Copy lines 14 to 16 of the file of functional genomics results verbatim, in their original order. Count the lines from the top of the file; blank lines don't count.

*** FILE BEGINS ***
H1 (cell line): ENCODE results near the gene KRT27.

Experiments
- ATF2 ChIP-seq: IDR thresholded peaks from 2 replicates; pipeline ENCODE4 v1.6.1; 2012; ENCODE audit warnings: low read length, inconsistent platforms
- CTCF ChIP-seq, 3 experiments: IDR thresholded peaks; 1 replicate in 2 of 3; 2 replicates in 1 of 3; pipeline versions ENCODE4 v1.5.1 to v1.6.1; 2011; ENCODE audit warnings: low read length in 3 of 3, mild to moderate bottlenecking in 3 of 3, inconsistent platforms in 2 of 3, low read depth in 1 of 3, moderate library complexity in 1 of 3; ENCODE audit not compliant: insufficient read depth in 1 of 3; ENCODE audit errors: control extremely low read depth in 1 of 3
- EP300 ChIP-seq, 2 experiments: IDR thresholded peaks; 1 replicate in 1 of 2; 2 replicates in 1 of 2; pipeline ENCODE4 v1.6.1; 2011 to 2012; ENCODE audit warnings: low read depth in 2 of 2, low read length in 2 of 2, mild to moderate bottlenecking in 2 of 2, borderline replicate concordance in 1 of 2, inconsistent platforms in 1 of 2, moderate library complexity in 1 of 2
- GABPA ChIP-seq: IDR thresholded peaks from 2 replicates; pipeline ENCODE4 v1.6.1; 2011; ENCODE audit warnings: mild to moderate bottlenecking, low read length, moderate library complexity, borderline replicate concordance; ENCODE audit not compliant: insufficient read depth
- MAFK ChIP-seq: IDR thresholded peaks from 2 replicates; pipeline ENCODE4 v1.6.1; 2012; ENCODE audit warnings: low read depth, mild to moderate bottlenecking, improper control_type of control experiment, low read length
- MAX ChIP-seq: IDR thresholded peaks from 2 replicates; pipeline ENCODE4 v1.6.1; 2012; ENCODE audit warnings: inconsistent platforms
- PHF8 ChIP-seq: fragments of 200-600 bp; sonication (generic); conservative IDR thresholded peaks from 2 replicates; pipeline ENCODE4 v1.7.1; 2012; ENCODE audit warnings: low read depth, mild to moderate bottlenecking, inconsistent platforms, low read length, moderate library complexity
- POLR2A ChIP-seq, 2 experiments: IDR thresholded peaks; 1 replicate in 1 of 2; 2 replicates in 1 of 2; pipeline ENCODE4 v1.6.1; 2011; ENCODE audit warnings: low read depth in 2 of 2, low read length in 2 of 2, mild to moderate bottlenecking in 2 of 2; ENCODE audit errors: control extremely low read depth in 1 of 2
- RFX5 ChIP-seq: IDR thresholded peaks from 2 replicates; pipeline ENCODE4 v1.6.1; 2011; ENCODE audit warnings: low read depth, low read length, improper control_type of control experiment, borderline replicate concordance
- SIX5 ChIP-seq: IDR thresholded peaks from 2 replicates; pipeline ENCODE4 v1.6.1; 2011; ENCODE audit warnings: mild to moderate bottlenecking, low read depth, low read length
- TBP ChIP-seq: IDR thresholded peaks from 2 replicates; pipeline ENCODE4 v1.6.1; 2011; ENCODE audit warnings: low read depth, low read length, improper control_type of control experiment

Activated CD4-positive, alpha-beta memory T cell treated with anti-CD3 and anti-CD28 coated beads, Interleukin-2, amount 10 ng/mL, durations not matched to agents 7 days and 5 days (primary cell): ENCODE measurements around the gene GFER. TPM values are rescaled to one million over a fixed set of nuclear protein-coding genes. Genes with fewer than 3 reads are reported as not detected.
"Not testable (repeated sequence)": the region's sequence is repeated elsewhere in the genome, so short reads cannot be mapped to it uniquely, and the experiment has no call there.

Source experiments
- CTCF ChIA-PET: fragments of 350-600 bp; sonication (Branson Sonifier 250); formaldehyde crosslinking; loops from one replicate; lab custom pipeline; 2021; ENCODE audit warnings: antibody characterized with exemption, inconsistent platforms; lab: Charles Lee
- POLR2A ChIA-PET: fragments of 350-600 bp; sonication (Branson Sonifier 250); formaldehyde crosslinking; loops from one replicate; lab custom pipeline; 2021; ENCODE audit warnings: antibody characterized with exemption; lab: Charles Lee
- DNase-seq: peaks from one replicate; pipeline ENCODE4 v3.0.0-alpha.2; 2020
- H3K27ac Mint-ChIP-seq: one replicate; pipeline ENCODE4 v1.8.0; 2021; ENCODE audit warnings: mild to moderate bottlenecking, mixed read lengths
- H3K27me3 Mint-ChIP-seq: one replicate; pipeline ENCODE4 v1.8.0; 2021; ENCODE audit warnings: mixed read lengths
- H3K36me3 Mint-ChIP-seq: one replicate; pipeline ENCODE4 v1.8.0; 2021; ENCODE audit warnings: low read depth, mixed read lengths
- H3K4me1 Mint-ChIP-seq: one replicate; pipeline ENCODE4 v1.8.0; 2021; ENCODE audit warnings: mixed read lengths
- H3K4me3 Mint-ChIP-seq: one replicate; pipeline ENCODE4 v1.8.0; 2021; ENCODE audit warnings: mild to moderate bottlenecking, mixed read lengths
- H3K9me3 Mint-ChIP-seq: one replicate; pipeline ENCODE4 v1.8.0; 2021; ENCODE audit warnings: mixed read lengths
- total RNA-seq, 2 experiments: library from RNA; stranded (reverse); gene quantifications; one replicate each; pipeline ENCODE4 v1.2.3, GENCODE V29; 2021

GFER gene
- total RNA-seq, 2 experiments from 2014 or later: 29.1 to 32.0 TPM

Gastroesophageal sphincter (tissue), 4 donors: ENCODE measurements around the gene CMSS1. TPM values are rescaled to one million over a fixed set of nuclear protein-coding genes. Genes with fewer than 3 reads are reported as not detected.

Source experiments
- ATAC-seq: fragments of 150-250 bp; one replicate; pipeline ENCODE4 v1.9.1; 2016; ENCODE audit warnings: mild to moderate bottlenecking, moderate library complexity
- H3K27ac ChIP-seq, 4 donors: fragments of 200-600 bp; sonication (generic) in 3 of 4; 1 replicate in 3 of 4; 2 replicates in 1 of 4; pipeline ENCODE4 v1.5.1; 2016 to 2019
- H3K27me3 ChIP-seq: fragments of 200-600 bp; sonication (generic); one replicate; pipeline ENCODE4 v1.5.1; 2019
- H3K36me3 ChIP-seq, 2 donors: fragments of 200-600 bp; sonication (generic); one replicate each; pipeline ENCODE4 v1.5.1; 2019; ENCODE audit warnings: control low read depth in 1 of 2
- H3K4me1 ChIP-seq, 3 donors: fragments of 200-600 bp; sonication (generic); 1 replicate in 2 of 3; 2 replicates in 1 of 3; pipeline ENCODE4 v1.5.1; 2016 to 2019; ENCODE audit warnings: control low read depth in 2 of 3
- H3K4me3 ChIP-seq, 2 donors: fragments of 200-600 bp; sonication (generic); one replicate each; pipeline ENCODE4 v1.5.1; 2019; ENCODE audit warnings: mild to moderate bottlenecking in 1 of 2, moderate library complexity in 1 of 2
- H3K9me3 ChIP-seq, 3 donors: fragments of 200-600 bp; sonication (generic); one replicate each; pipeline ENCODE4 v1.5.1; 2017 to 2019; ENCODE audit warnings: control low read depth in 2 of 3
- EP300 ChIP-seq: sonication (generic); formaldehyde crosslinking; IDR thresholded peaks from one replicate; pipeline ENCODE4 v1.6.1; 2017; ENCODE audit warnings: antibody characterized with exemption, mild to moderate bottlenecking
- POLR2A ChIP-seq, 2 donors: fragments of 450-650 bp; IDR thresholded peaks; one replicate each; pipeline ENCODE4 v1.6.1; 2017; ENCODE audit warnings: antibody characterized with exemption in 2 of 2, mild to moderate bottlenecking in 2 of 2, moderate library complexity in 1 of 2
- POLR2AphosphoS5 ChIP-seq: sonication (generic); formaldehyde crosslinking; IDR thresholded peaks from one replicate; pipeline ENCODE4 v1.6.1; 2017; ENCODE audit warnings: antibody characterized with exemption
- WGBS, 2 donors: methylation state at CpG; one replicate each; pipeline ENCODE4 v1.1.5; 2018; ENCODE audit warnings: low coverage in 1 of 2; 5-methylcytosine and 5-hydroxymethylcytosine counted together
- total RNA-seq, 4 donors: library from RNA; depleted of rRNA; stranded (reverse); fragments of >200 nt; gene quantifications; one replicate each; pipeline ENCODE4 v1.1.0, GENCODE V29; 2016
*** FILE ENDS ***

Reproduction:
Activated CD4-positive, alpha-beta memory T cell treated with anti-CD3 and anti-CD28 coated beads, Interleukin-2, amount 10 ng/mL, durations not matched to agents 7 days and 5 days (primary cell): ENCODE measurements around the gene GFER. TPM values are rescaled to one million over a fixed set of nuclear protein-coding genes. Genes with fewer than 3 reads are reported as not detected.
"Not testable (repeated sequence)": the region's sequence is repeated elsewhere in the genome, so short reads cannot be mapped to it uniquely, and the experiment has no call there.

Source experiments